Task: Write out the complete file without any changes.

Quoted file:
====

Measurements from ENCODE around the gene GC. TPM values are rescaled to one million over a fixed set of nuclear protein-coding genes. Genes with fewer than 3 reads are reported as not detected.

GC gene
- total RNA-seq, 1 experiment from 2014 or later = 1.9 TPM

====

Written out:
Measurements from ENCODE around the gene GC. TPM values are rescaled to one million over a fixed set of nuclear protein-coding genes. Genes with fewer than 3 reads are reported as not detected.

GC gene
- total RNA-seq, 1 experiment from 2014 or later = 1.9 TPM